One of The New York Times' 100 Notable Books of 2017
“A pinball machine zinging with sharp dialogue, breathtaking plot twists and naughty humor... McBride at his brave and joyous best.” —New York Times Book Review
Exciting new fiction from James McBride, the first since his National Book Award–winning novel The Good Lord Bird.
The stories in Five-Carat Soul—none of them ever published before—spring from the place where identity, humanity, and history converge. They’re funny and poignant, insightful and unpredictable, imaginative and authentic—all told with McBride’s unrivaled storytelling skill and meticulous eye for character and detail. McBride explores the ways we learn from the world and the people around us. An antiques dealer discovers that a legendary toy commissioned by Civil War General Robert E. Lee now sits in the home of a black minister in Queens. Five strangers find themselves thrown together and face unexpected judgment. An American president draws inspiration from a conversation he overhears in a stable. And members of The Five-Carat Soul Bottom Bone Band recount stories from their own messy and hilarious lives.
As McBride did in his National Book award-winning The Good Lord Bird and his bestselling The Color of Water, he writes with humor and insight about how we struggle to understand who we are in a world we don’t fully comprehend. The result is a surprising, perceptive, and evocative collection of stories that is also a moving exploration of our human condition.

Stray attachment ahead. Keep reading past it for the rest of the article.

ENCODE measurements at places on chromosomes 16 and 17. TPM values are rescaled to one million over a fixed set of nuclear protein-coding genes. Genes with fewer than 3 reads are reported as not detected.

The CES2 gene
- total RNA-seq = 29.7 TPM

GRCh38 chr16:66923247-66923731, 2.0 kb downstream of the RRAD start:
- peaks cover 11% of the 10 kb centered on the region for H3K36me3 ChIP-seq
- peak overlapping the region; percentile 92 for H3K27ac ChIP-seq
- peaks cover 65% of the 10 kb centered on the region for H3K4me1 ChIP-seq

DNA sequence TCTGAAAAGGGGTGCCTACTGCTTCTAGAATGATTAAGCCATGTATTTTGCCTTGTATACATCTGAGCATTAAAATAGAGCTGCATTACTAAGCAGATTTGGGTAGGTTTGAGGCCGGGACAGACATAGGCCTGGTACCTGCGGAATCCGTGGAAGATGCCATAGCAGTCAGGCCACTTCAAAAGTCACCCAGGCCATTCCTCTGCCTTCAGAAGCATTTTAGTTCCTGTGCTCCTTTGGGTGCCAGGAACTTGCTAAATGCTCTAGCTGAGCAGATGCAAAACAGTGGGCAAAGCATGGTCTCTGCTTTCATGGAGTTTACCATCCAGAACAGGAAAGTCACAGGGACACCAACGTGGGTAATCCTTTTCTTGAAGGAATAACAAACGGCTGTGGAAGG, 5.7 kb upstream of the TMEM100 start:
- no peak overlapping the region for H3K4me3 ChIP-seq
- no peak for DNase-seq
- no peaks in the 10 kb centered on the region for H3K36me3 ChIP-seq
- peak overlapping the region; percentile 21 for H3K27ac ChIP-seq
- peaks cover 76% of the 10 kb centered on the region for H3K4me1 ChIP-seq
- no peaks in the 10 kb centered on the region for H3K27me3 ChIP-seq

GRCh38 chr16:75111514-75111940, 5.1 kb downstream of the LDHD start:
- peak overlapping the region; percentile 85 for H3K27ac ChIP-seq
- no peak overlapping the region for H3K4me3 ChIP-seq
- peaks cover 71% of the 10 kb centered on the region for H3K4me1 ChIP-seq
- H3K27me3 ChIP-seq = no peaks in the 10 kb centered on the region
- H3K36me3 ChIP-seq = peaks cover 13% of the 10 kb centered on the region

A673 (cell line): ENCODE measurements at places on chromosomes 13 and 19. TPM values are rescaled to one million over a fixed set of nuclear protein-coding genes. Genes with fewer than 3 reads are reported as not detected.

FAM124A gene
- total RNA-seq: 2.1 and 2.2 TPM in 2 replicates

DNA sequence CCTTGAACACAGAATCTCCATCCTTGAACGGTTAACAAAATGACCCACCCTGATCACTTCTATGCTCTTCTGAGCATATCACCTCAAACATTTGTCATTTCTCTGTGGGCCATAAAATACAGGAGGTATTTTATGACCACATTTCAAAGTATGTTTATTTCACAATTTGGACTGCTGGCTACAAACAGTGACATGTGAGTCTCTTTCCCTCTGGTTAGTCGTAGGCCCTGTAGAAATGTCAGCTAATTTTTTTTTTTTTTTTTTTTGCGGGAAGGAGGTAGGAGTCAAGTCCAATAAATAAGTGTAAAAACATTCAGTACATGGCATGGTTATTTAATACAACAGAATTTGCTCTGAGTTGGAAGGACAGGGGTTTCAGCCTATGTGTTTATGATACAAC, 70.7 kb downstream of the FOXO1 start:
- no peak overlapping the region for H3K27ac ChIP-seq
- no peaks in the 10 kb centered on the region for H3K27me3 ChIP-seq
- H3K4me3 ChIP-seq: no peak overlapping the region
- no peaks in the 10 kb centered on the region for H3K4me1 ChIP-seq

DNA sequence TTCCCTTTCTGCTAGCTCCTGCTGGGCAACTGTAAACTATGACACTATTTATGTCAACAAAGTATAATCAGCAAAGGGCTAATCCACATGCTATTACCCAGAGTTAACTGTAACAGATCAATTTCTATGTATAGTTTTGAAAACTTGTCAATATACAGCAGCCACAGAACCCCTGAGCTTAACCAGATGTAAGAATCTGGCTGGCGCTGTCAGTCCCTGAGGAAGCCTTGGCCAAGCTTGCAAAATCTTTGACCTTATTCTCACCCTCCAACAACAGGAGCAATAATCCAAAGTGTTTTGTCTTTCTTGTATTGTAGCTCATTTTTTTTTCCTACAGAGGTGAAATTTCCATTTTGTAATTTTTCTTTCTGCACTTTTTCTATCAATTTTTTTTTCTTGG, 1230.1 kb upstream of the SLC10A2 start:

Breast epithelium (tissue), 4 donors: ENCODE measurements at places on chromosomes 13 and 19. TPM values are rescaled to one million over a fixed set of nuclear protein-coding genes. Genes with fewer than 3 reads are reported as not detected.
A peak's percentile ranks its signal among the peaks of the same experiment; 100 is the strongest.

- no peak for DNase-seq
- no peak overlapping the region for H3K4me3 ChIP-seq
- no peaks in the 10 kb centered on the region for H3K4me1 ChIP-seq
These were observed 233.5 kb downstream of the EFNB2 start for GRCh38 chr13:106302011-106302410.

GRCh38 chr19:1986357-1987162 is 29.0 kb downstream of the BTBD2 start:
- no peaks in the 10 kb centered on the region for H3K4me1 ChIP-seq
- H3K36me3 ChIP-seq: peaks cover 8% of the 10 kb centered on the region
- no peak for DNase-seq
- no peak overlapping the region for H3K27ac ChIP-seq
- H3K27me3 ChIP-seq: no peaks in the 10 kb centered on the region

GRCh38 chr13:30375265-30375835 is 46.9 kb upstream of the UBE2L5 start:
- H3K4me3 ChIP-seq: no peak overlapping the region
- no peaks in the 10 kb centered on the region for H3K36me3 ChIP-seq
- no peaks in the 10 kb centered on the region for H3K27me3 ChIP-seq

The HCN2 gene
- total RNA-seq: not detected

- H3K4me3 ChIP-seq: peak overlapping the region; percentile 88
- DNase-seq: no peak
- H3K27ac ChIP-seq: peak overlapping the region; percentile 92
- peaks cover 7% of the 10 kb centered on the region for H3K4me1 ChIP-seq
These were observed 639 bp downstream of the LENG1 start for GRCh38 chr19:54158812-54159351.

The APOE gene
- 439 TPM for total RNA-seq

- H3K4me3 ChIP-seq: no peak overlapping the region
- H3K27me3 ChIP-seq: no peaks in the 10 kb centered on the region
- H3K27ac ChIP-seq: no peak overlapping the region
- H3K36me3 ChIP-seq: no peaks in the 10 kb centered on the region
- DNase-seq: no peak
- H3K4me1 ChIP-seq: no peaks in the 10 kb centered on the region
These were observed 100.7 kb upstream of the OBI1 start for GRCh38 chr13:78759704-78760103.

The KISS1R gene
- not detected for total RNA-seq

Humming with invention and energy, the stories collected in McBride's first fiction book since his National Book Award winning The Good Lord Bird again affirm his storytelling gifts. In the opening story, "The Under Graham Railroad Box Car Set," vintage toy dealer Leo Banskoff gets a lead on a priceless collectible: the long-lost train set made for Robert E. Lee's son Graham by one of Smith & Wesson's founders. In one of several surprises that upend his assumptions about value, Banskoff prepares for fierce negotiation but finds that the train's impoverished, devoutly evangelical owner wants to give it away. In "The Fish Man Angel," a weary President Lincoln makes a late-night visit to his dead son Willie's horse, weeping alone before overhearing words that change history. In "The Christmas Dance," a Ph.D. candidate begs two of the only surviving members of the African-American Ninety-Second Infantry Division to describe its role in a senselessly bloody World War II encounter; though their reluctance jeopardizes his thesis, ultimately the men unlike the government they served honor even unspoken promises. One of two groups of linked stories reimagines the animal world, while the other visits a gritty neighborhood of Uniontown, Penn., during the Vietnam War as teenagers grapple with limitation and longing. McBride adopts a variety of dictions without losing his own distinctively supple, musical voice; as identities shift, "truths" are challenged, and justice is done or, more often, subverted.